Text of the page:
30. Regional Federal Reserve bank Federal Open Market Committee Private bank Public An Open-Market Purchase Step 1: FOMC purchases government bonds; pays for bonds with Federal Reserve check Step 3: Bank deposits check at Fed bank, as a reserve credit Step 2: Bond seller deposits Fed check

  31. Powerful Levers • To summarize, there are three policy levers of monetary policy: • Reserve requirements • Discount rates • Open-market operations

  32. Powerful Levers • The Fed has effective control of the nation’s money supply.

  33. Shifting Aggregate Demand • The ultimate goal of all macro policy is to stabilize the economy at its full-employment capacity. • Monetary policy may be used to shift aggregate demand.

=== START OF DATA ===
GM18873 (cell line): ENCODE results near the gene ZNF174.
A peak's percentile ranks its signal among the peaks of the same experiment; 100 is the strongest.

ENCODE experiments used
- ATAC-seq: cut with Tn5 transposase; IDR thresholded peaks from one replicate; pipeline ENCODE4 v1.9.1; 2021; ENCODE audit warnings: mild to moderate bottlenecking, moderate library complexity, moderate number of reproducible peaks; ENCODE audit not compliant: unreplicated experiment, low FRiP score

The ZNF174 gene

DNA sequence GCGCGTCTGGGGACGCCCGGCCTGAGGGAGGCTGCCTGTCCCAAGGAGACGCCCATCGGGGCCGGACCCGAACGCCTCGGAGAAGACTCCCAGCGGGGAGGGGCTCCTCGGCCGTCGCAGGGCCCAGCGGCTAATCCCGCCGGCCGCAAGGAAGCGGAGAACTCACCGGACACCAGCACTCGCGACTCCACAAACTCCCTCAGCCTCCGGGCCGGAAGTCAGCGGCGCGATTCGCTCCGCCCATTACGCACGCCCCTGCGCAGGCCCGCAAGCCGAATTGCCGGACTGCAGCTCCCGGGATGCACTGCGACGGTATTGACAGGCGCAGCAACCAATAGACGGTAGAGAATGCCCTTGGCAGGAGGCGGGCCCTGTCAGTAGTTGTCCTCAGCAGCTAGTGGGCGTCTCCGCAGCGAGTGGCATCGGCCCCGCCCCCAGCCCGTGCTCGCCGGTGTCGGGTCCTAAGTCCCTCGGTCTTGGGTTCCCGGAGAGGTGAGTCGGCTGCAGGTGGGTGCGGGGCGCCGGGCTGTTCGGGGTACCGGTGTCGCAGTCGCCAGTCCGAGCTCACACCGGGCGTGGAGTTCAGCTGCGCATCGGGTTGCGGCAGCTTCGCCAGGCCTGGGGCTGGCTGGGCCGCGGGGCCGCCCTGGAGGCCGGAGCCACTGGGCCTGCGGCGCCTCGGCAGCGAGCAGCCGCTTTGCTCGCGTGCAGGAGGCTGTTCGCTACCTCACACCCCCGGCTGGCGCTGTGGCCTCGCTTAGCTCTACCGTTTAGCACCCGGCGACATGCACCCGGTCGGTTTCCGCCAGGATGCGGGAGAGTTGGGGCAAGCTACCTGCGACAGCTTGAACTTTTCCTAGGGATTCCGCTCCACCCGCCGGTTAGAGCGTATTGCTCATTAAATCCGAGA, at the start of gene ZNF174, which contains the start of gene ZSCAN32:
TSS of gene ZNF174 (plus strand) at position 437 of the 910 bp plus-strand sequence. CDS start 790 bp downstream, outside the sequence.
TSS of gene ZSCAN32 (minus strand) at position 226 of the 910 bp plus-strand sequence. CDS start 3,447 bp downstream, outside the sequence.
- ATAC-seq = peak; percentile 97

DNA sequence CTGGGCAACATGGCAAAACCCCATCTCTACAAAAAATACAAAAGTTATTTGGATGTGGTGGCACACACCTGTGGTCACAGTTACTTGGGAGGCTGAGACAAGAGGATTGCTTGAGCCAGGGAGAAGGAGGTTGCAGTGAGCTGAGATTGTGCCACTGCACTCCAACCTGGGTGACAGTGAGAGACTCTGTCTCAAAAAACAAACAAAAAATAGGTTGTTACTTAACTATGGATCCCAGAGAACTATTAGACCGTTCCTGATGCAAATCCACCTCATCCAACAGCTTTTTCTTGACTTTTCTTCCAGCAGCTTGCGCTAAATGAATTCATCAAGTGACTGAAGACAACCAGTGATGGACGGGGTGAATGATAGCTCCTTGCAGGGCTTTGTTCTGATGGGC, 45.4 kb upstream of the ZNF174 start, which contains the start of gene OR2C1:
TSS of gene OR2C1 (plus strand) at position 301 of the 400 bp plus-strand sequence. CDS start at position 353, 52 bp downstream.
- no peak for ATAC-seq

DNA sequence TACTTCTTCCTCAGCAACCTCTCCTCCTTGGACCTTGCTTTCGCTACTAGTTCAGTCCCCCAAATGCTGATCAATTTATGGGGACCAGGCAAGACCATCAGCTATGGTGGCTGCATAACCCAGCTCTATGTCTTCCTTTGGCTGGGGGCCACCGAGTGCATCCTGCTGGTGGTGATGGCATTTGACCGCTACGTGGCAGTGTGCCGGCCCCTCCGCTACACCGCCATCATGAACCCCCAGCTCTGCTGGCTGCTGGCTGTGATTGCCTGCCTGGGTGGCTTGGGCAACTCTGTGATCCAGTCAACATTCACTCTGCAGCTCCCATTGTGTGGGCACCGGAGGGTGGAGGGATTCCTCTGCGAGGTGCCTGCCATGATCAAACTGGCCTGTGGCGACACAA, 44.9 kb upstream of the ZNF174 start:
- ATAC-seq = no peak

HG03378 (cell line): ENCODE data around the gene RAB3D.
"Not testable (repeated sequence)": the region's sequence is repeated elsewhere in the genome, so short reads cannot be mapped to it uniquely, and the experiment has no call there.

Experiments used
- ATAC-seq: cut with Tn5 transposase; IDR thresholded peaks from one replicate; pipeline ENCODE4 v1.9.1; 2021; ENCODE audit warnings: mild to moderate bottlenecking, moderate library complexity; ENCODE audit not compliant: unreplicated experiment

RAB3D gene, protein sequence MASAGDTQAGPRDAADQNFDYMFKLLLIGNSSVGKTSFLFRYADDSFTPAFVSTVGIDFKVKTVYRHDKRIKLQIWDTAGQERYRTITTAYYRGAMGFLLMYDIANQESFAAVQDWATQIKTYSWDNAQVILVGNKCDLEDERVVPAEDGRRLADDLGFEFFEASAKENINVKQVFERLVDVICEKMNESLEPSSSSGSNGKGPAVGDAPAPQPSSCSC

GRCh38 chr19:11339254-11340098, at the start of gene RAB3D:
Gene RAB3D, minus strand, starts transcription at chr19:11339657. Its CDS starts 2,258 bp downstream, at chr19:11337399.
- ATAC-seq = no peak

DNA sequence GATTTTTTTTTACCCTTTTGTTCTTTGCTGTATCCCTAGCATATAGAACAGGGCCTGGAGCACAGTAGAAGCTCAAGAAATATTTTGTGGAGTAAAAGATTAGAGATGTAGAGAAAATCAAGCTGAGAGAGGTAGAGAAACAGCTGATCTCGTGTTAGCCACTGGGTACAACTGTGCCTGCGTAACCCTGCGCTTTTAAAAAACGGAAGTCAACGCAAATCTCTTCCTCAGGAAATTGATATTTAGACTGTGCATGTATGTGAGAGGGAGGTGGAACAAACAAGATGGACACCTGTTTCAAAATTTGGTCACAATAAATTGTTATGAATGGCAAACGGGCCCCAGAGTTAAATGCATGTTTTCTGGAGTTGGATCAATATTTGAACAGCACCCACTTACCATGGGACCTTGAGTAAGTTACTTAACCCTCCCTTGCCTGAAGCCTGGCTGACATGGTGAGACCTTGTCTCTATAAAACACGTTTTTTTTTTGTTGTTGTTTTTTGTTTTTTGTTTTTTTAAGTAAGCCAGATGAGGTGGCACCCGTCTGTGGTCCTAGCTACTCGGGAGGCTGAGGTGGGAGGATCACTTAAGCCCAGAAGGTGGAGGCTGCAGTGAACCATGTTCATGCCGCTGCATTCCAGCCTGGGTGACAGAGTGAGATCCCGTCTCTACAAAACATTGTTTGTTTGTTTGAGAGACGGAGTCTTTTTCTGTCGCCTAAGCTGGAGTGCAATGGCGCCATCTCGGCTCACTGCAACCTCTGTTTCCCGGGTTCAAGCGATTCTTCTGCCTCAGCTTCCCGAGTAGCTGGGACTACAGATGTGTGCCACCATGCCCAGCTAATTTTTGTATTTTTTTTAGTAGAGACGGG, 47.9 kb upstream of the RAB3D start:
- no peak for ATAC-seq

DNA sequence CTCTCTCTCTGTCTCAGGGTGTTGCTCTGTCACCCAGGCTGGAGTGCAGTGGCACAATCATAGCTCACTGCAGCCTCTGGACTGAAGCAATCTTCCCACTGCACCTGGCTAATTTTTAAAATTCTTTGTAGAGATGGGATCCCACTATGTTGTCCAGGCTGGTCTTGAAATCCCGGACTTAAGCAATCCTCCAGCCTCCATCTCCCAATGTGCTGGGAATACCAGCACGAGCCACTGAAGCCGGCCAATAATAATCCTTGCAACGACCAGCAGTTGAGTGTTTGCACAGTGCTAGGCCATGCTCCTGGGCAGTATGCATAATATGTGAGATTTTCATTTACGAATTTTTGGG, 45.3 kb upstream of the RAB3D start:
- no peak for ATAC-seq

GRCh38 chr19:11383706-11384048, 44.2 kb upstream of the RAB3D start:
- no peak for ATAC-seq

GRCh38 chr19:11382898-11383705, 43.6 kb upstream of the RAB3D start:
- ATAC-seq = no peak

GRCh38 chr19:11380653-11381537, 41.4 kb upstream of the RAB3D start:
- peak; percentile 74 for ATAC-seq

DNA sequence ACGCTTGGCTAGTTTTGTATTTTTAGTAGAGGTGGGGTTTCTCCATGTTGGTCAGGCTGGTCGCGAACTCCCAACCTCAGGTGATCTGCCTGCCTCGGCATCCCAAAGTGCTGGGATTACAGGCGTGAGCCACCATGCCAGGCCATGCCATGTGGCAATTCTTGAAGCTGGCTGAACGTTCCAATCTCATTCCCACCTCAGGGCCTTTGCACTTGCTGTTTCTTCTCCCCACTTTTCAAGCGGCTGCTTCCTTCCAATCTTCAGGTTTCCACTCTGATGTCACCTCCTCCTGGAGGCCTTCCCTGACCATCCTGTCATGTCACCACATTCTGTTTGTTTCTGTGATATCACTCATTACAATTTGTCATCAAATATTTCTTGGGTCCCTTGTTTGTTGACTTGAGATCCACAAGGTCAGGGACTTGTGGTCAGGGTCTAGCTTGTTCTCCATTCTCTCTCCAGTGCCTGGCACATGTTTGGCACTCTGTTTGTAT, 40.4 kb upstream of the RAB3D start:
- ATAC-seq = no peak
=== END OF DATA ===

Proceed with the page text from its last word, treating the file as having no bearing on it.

34. Shifting Aggregate Demand • Aggregate demand is the total quantity of output demanded at alternative price levels in a given time period, ceteris paribus.

  35. Expansionary Policy • Monetary policy can be used to move the economy to its full-employment potential.

  36. Expansionary Policy • The Fed can increase AD by increasing the money supply by: • Lowering reserve requirements. • Dropping the discount rate. • Buying more bonds to increase bank lending capacity.

  37. Expansionary Policy • Banks make more loans so AD shifts to the right reflecting increased purchasing power.

  38. PRICE LEVEL (average price) RATE OF OUTPUT (real GNP per time period) Demand-Side Focus AS E2 E1 AD2 AD1 Q1 QF

  39. Restrictive Policy • Monetary policy can be used to cool an overheating economy.